Officials from Russia, Ukraine meet in Turkey to negotiate possible grain export deal
Officials from the countries at war with one another met Wednesday with Turkish and U.N. officials to come to a possible export agreement.
Military delegations representing Russia, Ukraine and Turkey met with United Nations officials in Istanbul on Wednesday to discuss resuming exports of grain from Ukraine.
Turkey has been working steadily with the U.N. to broker a deal following Russia's late February invasion of Ukraine, which sent soaring the price of grain – and the prices of some oils, gas and fertilizer.
A spokesperson for the Russian defense ministry was quoted by Interfax saying that Moscow presented a package of proposals that would enable a "speedy practical resolution of this issue."
Following Wednesday's meeting, Reuters reports that it is not clear whether any progress was made.
On Tuesday, U.N. Secretary-General Antonio Guterres told reporters, "We are working hard indeed but there is still a way to go. Many people are talking about it. We prefer to try and do it."
Diplomats involved in the discussions say that the deal would involve Ukrainian vessels guiding grain ships through mined port waters, Russia agreeing to a truce while those ships move, and Turkey – with support from the U.N. – playing the role of ship inspector to diminish Russian concerns of weapons smuggling.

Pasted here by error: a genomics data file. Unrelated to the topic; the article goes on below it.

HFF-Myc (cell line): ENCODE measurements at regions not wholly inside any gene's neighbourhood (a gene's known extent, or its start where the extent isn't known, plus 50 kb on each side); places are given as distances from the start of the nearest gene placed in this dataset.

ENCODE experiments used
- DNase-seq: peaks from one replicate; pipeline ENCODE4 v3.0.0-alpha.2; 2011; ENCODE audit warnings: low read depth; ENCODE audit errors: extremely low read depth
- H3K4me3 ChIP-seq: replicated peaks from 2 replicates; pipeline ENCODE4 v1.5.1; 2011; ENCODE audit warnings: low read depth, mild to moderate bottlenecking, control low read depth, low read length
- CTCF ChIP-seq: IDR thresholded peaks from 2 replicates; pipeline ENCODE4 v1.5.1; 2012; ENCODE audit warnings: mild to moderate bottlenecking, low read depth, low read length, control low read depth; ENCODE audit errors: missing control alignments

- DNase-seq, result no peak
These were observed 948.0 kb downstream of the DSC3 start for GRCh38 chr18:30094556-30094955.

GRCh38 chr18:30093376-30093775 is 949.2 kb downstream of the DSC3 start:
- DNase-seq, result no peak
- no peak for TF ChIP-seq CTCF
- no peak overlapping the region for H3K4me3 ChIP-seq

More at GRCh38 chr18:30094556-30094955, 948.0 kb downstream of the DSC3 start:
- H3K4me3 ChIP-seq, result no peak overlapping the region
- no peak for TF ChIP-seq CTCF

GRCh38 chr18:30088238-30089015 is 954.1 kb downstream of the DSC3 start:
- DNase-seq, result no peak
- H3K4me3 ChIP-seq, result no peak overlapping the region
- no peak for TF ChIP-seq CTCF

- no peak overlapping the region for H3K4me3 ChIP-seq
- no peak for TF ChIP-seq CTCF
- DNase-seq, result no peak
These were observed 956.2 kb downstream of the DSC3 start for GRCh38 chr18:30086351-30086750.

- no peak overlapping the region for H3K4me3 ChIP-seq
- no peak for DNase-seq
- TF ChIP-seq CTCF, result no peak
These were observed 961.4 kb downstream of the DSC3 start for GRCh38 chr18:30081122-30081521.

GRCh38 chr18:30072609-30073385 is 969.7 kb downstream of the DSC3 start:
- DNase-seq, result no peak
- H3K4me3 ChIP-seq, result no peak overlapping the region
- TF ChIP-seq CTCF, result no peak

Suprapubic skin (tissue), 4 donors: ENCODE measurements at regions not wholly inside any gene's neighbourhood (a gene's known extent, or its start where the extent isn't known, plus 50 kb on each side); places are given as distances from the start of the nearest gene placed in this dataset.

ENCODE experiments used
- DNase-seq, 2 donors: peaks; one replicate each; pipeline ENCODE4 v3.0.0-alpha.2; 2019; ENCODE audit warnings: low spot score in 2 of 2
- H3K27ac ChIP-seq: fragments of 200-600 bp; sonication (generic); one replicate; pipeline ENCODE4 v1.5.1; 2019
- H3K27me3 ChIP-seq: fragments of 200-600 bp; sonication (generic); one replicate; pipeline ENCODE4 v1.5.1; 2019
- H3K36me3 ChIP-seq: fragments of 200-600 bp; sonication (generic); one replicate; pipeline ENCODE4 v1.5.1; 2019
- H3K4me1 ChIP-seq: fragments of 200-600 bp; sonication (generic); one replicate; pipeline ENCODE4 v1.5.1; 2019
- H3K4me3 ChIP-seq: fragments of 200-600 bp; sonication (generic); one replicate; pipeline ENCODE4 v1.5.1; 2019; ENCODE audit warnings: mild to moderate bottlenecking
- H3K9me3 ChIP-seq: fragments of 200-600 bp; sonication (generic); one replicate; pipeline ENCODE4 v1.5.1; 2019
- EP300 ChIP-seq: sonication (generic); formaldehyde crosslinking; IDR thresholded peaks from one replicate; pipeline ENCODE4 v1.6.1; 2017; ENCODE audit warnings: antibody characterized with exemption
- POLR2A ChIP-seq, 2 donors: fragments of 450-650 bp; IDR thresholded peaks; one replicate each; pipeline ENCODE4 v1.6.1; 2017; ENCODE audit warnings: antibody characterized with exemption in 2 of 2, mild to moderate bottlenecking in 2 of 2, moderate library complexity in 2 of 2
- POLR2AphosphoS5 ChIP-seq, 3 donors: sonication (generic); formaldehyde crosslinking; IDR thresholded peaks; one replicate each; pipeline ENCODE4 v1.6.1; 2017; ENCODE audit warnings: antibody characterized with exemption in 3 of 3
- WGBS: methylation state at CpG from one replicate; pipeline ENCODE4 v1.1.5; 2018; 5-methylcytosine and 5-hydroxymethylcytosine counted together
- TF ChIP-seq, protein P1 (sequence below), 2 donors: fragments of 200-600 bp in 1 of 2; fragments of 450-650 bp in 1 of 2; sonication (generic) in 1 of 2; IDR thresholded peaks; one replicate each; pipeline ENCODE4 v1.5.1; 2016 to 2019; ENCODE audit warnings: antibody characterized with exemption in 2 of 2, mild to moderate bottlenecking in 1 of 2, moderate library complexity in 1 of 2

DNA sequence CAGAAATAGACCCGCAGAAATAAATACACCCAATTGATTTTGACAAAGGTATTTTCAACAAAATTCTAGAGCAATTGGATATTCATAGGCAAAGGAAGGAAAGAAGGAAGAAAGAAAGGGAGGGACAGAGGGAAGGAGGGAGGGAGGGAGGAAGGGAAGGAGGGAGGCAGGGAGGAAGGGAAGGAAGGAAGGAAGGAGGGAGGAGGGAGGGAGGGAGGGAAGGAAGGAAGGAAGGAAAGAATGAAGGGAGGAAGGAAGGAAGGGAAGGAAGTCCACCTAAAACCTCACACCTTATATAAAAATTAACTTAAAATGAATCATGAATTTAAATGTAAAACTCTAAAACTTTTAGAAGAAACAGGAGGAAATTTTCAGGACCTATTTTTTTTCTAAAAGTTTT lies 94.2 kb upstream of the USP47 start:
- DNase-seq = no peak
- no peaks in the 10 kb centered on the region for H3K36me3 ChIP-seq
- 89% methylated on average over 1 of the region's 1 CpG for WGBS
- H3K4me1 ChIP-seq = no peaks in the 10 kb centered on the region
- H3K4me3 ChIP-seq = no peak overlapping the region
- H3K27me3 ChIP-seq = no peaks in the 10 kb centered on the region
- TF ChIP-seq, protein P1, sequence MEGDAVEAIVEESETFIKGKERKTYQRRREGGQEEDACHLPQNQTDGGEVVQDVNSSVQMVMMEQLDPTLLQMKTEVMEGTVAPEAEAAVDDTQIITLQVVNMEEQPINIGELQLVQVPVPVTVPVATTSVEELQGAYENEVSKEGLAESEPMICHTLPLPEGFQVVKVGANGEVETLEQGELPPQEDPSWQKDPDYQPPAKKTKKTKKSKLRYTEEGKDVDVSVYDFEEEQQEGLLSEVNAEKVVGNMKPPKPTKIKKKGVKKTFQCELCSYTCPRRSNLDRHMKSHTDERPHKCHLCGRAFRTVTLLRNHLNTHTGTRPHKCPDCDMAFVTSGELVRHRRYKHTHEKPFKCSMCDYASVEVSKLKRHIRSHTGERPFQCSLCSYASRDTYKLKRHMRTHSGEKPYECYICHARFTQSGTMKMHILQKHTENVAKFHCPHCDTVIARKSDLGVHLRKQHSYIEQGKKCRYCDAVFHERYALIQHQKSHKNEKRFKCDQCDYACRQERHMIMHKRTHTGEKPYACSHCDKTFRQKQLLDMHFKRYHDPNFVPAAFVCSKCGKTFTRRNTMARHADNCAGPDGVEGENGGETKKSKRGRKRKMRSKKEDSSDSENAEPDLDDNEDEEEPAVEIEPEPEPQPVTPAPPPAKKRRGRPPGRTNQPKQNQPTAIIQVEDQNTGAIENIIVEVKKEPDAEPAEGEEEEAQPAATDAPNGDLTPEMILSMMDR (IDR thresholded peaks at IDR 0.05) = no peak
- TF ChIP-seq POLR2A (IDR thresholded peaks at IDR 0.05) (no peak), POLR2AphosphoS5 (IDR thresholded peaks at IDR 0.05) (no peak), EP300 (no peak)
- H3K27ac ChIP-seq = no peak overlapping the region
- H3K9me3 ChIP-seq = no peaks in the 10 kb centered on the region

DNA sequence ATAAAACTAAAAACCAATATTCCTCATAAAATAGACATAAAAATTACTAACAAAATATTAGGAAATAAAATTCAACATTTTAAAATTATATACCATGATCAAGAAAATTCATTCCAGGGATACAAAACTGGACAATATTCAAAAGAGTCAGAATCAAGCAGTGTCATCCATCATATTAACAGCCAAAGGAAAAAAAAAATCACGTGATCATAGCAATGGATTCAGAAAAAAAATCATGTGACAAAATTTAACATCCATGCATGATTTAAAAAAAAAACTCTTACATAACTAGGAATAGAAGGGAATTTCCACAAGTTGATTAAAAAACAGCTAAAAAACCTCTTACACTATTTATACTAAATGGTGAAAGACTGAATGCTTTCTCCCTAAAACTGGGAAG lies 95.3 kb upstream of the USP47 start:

Interfax reported that a Russian foreign ministry official said his country wants to be in control of inspecting vessels.
Furthermore, according to news agency RIA, Russia also wants to see a number of Western sanctions expunged, as part of any deal.
"There are obstacles for the Russian side in the areas of ship insurance, logistics, transportation services and banking operations due to the sanctions imposed," said a source for RIA.
Ukraine Foreign Minister Dmytro Kuleba said that Kyiv and Moscow are "two steps away" from coming to an agreement, but that Moscow could always drag out talks.
At present, Russia's invasion and sea blockade has stranded dozens of ships in the Ukraine city of Odesa with millions of pounds of grain on them. Typically, the months of July-November are the busiest for traders to ship grain crop from both Russia and Ukraine to the rest of the world.